Disorders of carbohydrate metabolism in critical conditions
Background. Carbohydrate metabolism disorders (CMD) include ketoacidosis and ketoacidotic hyperglycemic coma, non-diabetic ketoacidosis, hyperosmolar coma, hypoglycemic syndrome and hypoglycemic coma, lactic acid coma. The main factors in the development of CMD are newly diagnosed diabetes mellitus (DM) or inadequate therapy of previously diagnosed DM, infectious processes, acute diseases (myocardial infarction, strokes, pancreatitis, renal failure, severe burns, thyrotoxicosis), use of certain drugs (calcium channel blockers, osmotic and thiazide diuretics, propranolol, chemotherapeutic drugs), alcohol or cocaine abuse.
Objective. To describe the course and management of patients with CMD.
Materials and methods. Review of the available literature on this issue.
Results and discussion. CMD in critical conditions leads to the development of hyperglycemia, hyperketonemia, metabolic acidosis, dehydration, hyperosmolarity, electrolyte imbalance, arising against the background of the underlying disease, being masked by it and worsening the patient’s condition. When diagnosing ketoacidosis, one should focus primarily on the clinical condition of the patient, because the test for ketonuria does not reflect the actual level of ketone bodies in the urine. CMD therapy should include rehydration (infusion therapy – IT), insulin therapy, partial correction of severe metabolic acidosis, use of antiketogenic drugs, compensation of electrolyte disorders and elimination of the CMD causes. Isotonic NaCl solution or Ringer solution must be used for IT. Elderly patients and patients with heart failure should be treated with caution, with a possible dose reduction of 50 %. In case of hyperglycemia, insulin therapy (intravenous bolus 0.15 IU/kg, then infusion 0.1 IU/kg/h) is prescribed to ensure a reduction in glucose concentration by 2-3 mmol/L per hour. To correct metabolic acidosis, hydrocarbonate solutions are prescribed under the control of acid-base status (ABS). If it is not possible to determine ABS, in the presence of clinical signs of ketoacidosis, it is possible to prescribe Soda-Bufer (“Yuria-Pharm”) up to 300 ml. Xylitol (Xylate, “Yuria-Pharm”) is the main antiketogenic solution. It reduces the amount of free fatty acids, which oxidize to acetyl-CoA, acts as an insulin-independent energy source, increases the intensity of glycolysis and glycogen production, stimulates insulin secretion. If the patient has a fasting blood glucose level >13.9 mmol/L, nausea, vomiting, dizziness, drowsiness, dry skin and dry mouth, Kussmaul’s breathing, frequent urination, or a patient with diabetes is scheduled for surgery, it is advisable to prescribe xylitol-containing solution. Xylate should be prescribed for various CMD (hyperglycemia, dehydration, hypokalemia, ketoacidosis). Another area of CMD treatment is the normalization of potassium levels, which should be started in the conditions of normokalemia, because CMD are characterized by an initial increase and subsequent decrease in potassium content. The latter should be maintained at 4-5 mmol/h with tight monitoring every 2 hours firstly and then every 4 hours.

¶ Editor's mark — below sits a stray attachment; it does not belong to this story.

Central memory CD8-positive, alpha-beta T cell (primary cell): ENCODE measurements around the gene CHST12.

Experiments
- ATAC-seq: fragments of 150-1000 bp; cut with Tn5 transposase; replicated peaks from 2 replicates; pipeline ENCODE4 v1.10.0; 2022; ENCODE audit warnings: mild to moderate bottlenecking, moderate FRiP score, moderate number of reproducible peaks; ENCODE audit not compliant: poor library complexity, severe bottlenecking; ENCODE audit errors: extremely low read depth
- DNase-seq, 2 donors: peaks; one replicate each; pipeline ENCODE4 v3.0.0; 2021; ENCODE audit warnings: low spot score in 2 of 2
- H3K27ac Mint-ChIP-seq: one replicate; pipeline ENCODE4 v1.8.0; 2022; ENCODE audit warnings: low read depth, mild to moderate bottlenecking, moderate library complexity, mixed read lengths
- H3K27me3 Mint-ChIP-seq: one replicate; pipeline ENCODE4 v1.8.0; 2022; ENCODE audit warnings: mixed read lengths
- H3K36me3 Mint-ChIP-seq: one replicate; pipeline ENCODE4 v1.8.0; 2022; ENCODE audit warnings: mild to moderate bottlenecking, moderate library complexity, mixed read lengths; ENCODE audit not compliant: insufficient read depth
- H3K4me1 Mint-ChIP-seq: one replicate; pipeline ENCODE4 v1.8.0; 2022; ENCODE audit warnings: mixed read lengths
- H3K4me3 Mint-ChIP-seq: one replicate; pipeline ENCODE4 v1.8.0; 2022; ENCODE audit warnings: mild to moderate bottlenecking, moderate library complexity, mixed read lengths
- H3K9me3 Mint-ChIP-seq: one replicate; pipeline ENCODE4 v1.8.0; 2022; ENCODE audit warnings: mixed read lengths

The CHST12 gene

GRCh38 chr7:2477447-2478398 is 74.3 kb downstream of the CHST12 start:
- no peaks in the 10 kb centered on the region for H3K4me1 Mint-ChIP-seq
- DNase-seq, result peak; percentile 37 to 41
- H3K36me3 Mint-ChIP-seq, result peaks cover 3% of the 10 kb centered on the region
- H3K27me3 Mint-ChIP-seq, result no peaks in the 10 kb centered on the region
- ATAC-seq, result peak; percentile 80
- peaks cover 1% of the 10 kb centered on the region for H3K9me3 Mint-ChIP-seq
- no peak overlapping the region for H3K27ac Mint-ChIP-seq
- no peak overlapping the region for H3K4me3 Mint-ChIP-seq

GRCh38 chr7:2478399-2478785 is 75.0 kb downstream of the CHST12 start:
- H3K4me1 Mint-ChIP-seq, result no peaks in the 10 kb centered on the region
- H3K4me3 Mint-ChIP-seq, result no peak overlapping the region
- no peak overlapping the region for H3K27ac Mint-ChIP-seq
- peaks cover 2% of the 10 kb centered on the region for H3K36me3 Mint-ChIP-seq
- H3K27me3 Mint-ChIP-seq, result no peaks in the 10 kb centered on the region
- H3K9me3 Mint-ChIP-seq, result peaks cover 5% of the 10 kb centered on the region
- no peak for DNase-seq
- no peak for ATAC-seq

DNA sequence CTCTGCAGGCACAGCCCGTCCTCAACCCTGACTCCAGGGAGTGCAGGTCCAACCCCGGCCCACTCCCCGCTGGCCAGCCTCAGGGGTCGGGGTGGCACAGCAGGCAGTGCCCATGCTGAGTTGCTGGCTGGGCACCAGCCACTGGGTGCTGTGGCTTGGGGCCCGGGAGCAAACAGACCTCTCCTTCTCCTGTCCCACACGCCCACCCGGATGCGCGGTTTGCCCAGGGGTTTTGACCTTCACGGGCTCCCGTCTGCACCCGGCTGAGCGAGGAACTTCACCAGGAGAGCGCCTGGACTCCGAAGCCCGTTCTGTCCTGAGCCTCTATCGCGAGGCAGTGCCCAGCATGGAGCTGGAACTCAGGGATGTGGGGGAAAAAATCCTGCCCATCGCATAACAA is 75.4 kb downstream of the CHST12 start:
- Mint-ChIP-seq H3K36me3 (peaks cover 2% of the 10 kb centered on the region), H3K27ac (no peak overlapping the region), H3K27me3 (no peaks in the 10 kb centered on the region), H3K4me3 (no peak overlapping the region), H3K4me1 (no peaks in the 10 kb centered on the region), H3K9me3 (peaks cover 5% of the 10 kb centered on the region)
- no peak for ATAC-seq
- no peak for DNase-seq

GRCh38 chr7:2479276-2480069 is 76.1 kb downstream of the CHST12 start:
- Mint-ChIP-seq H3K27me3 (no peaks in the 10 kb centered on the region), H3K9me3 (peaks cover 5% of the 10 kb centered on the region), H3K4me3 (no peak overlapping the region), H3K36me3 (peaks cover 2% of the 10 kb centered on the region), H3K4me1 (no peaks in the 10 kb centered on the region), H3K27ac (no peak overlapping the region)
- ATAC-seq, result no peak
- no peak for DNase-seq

Conclusions. 1. Many patients in the intensive care unit develop CMD. 2. CMD in critical conditions involve the development of hyperglycemia, hyperketonemia, metabolic acidosis, dehydration, hyperosmolarity, and electrolyte imbalance. 3. CMD therapy should include rehydration, insulin therapy, partial correction of severe metabolic acidosis, use of antiketogenic drugs, compensation of electrolyte disorders and elimination of the CMD causes. 4. Isotonic NaCl solution, Ringer solution, insulin therapy, hydrocarbonate solutions, xylitol, potassium preparations are used in CMD therapy.
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